Dianna Vreeland at The Metropolitan Museum of Art, at 'The World of Balenciaga' exhibition, 1973
Whilst many museum and curation theorists and practitioners disliked, or at least disagreed with, the work of Diana Vreeland for the Met, I find her techniques really interesting. I find her style of curation interesting for many reasons, which I may or may not research further in my academic endeavours, however, what I read that became most intriguing, is that many of the things she introduced for fashion exhibitions, that at the time were faced with criticism, are still being used today, in both curation and commerce.
A page from 'The World of Balenciaga' exhibition book, 1973
In the 1973 exhibition held at the Met based, 'The World of Balenciaga', focused on, quite obviously, Cristobal Balenciaga, Vreeland placed empty bottles of Balenciaga's fragrance, Le Dix, were placed in the air conditioning units to scent the gallery space, in the theory that "nothing evoked the emotional connection of memory more than sound and smell'. 
Adverts for Balenciaga 'Le Dix' perfume
Interestingly, the current exhibition at Fashion and Textiles Museum, 'The World of Anna Sui', is also scented - and uses the same title structure 'The World of...'. Both the downstairs and upstairs sections of the exhibition space are scented with two of Sui's whimsical fragrances. Similarly, music is a great part of the exhibition, with a curated playlist that plays throughout the space. Undoubtedly, many of the senses are fully engaged in this exhibition; sight, sound and smell. Although, it can be said, that without a careful watch, many guests also try to gain a sense of touch too - by touching the garments on display (this has led me to some research in the presence - and removal - of glass in a museum and how this chances the visitors experience. Watch this space).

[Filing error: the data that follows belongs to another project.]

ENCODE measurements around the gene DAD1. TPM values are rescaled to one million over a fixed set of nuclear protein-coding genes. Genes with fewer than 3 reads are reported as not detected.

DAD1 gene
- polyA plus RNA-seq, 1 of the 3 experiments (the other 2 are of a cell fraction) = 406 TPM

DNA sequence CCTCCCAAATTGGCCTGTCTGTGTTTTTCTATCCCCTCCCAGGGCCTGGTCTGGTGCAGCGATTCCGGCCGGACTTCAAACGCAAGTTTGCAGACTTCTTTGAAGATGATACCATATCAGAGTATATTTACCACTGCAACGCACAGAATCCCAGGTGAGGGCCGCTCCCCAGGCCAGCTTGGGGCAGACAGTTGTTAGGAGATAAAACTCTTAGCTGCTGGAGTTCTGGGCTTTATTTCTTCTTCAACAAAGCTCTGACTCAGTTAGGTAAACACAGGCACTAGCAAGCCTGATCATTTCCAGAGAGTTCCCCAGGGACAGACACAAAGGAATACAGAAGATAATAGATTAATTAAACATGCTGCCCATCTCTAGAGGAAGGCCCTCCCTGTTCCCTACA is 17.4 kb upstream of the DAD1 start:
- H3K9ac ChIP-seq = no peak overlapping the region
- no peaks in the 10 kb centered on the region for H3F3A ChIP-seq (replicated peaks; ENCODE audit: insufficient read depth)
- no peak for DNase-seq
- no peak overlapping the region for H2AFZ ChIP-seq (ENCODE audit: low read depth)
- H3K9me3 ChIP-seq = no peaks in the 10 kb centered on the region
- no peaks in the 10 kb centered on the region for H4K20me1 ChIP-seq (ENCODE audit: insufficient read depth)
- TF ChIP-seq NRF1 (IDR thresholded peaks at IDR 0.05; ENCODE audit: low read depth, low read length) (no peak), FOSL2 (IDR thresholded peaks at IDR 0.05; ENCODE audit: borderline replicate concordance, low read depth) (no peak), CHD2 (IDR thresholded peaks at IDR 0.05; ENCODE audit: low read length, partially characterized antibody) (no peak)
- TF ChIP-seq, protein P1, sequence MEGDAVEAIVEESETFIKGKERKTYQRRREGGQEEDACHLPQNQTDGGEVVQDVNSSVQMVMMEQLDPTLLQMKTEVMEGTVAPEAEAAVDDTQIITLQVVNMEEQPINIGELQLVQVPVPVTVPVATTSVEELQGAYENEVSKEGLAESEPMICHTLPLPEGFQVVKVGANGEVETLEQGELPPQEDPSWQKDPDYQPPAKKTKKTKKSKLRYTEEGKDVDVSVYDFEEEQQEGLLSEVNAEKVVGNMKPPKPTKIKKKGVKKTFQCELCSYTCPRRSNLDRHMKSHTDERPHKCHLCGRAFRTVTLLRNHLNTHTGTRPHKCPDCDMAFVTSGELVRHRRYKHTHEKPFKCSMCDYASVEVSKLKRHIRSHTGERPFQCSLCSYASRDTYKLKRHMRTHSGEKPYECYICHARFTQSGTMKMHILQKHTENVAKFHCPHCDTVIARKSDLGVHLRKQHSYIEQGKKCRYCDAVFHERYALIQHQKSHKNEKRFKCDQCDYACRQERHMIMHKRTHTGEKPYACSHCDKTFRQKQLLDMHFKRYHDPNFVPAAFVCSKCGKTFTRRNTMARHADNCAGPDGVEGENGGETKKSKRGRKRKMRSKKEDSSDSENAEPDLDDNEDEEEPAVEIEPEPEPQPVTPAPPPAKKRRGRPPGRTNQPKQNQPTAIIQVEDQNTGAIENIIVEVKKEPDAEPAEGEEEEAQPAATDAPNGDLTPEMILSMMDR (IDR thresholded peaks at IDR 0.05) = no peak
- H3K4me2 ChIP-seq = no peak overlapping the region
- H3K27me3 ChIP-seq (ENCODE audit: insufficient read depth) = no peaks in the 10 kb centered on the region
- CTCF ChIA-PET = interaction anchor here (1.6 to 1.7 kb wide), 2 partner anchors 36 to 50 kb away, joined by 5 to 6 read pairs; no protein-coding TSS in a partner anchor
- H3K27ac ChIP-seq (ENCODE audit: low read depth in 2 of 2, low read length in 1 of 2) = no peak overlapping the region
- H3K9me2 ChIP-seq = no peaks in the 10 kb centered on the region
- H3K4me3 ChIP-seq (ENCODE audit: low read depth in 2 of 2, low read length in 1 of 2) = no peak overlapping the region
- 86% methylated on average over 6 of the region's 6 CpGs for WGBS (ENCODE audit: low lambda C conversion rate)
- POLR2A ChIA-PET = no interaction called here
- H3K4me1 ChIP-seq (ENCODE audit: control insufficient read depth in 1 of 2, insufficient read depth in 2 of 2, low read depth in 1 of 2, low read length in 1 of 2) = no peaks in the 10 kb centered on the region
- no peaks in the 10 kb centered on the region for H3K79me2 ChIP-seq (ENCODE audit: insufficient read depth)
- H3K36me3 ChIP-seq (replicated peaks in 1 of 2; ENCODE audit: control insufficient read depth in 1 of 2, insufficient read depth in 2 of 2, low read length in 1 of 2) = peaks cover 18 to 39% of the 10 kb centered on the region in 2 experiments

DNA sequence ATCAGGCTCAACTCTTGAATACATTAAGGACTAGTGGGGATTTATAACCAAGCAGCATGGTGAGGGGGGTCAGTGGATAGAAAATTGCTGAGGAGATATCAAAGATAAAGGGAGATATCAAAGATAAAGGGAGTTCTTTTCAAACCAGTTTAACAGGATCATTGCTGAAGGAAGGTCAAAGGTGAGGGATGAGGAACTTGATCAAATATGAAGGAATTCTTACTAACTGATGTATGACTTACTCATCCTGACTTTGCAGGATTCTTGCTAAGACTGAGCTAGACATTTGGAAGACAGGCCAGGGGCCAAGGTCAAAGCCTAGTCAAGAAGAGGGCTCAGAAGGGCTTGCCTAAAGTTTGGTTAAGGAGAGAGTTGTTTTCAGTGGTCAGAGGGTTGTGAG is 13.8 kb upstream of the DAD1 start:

I would be interested, should I get the chance, to ask Dennis Nothdruft if there was any connection or inspiration drawn from Vreeland in the creation of this exhibition.
This relationship between the Sartorial and Scent developed into more general research about Fashion Houses and Fragrance, as seen on a Facebook post below:
Screenshot of the Facebook Post I wrote for the Fashion and Textiles Museum
Following all this research about fragrance, I visited the Perfume exhibition at Somerset House, but more about that next time....
 Harold Koda and Jessica Glasscock, Fashion and Museums: Theory and Practice, Chapter 1, page 28